Friday, May 1, 2015

Fiction Friday: Nobody Told Me There Would Be Math

I work in the Institutional Research department of a community college. One of the researchers there once told me, "People really like things that are one standard deviation off the mean."

He went on to say that things that are further from the mean are too far out for most people's comfort. Things that are right on the mean are too familiar to be interesting. The sweet spot is one standard deviation off the mean.

I entered Demon's Wager in five contests this winter. It was selected as a finalist in all five, including the Golden Heart®, the grandmother of all RWA® contests. Although I've received some valuable criticism, the overall reception has been very positive. In the Diamonds in the Desert contest, I won the paranormal category and the final round judge, Brenda Chin from Belle Books, gave me full points for "Avoiding cliche and bringing a fresh perspective to an old idea." (Final results aren't back for the other contests yet.)

My takeaway is that my co-worker is right. Demon's Wager, based on its largely positive results at contest, falls right at that standard deviation. It's a little weird, but not too weird.

So my question to you is: what is it about your work that pushes it that one standard deviation off the mean?





4 comments:

Stacy McKitrick said...

Oooh, you redecorated! I like.

I saw you finaled in the Cleveland Rocks Romance Contest. Congratulations (also for all the others, too)! Are you going up to the Cleveland Rocks Convention to see if you won? If so, look for me! I'm going (and signing--yay!).

Roshni AaMom said...

Congrats on going all the way to the finals and getting such a positive review!

Tamara Laurel said...

I recommend a book by Jim West called Libellus de Numeros (The Book of Math) that my 11-year-old daughter just finished reading. The story is about Alex, a young precocious girl, who mysteriously gets transported to a strange world where Latin and Math combine in formulas and equations with magical effects. With a cruel council leading the only safe city of its kind in this world, she will have to prove her worth to stay as well as help this city as it is the target for two evil wizards who seek to destroy the city and its ruling council. To help the city and also get back home, she will need the help of the greatest mathematician of all time, Archimedes. In a world where math is magic, Alex wishes she paid more attention in math class.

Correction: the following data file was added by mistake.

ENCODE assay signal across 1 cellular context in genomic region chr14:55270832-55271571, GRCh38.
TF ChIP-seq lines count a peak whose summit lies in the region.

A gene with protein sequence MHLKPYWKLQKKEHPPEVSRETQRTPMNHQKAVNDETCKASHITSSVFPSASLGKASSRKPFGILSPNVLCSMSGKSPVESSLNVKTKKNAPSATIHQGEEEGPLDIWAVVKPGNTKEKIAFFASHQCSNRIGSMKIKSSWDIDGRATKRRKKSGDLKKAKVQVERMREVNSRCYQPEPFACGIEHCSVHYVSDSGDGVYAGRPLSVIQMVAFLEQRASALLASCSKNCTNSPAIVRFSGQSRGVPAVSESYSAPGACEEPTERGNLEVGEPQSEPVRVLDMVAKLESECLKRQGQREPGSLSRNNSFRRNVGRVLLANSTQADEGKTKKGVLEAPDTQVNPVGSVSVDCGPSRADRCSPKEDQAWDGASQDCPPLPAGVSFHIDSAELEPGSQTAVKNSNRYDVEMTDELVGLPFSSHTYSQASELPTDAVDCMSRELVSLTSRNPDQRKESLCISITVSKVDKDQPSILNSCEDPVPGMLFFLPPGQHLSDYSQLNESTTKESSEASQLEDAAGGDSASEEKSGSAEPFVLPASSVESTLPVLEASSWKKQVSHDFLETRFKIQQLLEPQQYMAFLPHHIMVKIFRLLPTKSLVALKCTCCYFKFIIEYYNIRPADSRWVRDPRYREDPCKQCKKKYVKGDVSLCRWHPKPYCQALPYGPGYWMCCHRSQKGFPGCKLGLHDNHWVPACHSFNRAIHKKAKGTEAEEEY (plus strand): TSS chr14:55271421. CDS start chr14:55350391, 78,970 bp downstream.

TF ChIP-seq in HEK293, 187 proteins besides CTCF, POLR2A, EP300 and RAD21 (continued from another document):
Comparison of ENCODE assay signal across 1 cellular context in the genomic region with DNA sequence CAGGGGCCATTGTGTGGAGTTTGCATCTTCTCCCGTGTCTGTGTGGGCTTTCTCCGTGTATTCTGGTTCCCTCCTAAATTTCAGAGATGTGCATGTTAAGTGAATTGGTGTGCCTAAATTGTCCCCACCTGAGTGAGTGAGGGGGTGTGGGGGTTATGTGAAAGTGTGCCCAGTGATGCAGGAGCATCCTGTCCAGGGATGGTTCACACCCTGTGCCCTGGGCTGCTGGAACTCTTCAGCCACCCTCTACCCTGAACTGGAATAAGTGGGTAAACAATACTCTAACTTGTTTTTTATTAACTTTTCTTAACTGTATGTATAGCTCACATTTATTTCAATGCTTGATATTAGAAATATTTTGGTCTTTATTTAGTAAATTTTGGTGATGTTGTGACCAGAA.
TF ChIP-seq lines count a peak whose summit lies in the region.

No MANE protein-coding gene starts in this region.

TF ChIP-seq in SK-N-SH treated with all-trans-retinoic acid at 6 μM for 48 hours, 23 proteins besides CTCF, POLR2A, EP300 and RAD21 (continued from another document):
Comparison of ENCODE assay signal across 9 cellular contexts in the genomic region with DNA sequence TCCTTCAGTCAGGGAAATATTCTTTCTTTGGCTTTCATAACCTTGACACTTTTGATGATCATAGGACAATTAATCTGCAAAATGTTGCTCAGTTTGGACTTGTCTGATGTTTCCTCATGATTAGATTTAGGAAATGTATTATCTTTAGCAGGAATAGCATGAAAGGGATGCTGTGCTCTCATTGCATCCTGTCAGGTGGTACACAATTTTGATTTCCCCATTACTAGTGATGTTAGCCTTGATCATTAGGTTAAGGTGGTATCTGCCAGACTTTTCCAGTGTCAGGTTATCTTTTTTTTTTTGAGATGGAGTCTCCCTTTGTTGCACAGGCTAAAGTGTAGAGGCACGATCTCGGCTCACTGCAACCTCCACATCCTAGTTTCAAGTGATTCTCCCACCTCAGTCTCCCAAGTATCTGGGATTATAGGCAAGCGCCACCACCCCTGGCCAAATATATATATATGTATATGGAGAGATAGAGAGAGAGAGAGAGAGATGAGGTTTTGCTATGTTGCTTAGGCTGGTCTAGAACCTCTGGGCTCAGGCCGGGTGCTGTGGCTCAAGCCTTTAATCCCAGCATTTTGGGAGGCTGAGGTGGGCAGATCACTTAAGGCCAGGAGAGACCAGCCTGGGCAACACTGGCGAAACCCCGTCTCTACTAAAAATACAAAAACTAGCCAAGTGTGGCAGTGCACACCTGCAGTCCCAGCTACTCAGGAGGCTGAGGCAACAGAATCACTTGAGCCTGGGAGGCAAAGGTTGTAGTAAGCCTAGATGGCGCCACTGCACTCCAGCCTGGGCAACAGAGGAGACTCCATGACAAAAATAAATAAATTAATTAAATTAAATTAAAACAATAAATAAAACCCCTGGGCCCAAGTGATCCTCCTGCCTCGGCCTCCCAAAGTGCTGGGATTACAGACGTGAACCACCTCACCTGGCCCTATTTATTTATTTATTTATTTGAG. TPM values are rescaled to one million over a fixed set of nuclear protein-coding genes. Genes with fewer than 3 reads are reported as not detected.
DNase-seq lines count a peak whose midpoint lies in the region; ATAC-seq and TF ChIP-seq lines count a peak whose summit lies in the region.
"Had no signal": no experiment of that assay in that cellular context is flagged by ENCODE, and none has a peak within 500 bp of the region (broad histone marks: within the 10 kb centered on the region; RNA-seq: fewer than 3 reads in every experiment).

A Goodread 5-star review said:

"The storyline inspires a hunger for knowledge and a 'can do' attitude - a strong message of empowerment for young readers. I’m sure that this book will be interesting to read for both, boys and girls, as well as adult readers. Libellus de Numeros means 'Book of Numbers' and it's a magical textbook in the story. Math and science are wonderfully incorporated into a captivating plot: Latin and math are presented as exciting tools to make 'magic' and while Latin is often used as a language of magic the addition of math is definitely a fresh approach.

"The main heroine Alex is a very relatable character for young people, especially girls. I love that she has her flaws and goes through struggles all too familiar to a lot of young people. Alex is an authentic female role model - a very courageous girl, who is not afraid to stand up for herself and others and who is able to learn fast how to use knowledge to her best advantage.

"She can definitely do everything that boys can and I find this to be a very powerful message that is needed in our modern society. Furthermore, it was a pleasure to read through the pages of a well-formatted eBook. Highly recommended!"

Jeanne Estridge said...

Sounds like a great book!

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